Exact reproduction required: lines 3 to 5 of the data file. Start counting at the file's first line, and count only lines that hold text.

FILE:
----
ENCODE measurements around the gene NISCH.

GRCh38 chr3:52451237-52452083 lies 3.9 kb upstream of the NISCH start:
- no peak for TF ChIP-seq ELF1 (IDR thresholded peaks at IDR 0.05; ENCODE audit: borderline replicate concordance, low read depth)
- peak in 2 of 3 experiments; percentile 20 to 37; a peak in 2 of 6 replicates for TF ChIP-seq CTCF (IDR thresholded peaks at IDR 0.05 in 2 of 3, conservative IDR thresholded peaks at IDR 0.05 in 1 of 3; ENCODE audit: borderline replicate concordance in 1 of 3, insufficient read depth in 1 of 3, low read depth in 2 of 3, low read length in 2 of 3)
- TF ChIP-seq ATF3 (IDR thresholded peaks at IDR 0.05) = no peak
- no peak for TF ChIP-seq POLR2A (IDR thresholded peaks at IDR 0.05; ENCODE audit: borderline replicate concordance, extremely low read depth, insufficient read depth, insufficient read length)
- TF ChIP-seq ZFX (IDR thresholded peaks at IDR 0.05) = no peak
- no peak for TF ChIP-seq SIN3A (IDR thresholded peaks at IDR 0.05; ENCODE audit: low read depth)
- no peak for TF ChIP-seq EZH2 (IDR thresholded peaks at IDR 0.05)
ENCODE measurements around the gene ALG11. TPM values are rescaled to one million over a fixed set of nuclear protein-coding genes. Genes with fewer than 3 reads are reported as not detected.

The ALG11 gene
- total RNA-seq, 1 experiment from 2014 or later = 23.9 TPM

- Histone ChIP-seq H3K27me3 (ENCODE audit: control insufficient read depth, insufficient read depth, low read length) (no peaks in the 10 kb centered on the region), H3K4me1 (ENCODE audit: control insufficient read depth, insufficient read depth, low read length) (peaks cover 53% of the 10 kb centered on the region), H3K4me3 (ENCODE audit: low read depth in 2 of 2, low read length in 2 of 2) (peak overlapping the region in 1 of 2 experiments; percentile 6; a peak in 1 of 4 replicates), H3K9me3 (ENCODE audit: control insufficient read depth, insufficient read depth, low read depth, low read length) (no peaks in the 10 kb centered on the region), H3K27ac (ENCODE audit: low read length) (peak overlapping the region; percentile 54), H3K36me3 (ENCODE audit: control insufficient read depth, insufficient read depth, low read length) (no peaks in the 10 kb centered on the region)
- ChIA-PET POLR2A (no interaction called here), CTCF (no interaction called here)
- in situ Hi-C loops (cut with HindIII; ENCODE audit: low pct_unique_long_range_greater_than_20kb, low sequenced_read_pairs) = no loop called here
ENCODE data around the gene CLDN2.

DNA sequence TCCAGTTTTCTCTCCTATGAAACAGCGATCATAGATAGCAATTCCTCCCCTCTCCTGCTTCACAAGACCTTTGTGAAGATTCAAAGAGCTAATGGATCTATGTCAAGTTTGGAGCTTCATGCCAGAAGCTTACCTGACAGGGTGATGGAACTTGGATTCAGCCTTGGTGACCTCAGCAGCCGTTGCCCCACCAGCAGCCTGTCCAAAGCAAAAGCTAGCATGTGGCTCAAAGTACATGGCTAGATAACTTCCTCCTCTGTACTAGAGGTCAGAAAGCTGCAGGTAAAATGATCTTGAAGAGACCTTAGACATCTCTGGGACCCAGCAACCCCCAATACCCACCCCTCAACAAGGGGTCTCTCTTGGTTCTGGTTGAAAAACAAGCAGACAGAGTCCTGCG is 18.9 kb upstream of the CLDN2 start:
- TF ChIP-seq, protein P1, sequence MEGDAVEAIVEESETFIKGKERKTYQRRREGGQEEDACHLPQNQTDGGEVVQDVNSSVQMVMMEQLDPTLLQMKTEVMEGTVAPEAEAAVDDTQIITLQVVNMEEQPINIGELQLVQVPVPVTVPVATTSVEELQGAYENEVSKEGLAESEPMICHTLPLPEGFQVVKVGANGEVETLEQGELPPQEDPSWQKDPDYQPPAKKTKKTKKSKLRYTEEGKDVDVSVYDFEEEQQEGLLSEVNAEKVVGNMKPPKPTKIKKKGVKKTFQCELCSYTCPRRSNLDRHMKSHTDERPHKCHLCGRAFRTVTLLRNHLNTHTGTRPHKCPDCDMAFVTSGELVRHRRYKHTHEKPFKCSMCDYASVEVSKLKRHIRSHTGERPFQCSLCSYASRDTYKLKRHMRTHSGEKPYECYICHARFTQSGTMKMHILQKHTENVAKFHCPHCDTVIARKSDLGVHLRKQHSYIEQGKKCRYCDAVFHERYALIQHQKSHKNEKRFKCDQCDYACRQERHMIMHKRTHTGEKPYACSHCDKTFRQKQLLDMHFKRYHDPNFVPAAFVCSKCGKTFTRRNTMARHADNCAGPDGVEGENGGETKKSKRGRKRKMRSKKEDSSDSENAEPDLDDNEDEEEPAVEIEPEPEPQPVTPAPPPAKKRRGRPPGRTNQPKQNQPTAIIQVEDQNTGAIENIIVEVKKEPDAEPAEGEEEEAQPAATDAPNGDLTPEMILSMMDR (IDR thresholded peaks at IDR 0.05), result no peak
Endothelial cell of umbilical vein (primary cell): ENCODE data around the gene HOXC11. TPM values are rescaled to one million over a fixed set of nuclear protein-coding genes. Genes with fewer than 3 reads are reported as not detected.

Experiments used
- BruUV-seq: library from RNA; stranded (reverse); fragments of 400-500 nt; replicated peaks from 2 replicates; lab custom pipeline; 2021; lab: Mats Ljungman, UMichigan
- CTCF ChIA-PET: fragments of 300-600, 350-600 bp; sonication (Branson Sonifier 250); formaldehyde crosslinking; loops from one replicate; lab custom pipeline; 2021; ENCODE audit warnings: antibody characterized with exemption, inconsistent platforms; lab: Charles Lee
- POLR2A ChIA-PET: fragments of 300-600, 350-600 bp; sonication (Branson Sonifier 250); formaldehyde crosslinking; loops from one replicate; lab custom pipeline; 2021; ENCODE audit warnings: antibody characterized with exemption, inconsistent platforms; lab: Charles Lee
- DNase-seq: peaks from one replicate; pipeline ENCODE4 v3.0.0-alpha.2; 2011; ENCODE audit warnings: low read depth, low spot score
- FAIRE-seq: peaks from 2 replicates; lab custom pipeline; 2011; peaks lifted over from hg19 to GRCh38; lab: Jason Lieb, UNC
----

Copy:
- no peak for TF ChIP-seq ELF1 (IDR thresholded peaks at IDR 0.05; ENCODE audit: borderline replicate concordance, low read depth)
- peak in 2 of 3 experiments; percentile 20 to 37; a peak in 2 of 6 replicates for TF ChIP-seq CTCF (IDR thresholded peaks at IDR 0.05 in 2 of 3, conservative IDR thresholded peaks at IDR 0.05 in 1 of 3; ENCODE audit: borderline replicate concordance in 1 of 3, insufficient read depth in 1 of 3, low read depth in 2 of 3, low read length in 2 of 3)
- TF ChIP-seq ATF3 (IDR thresholded peaks at IDR 0.05) = no peak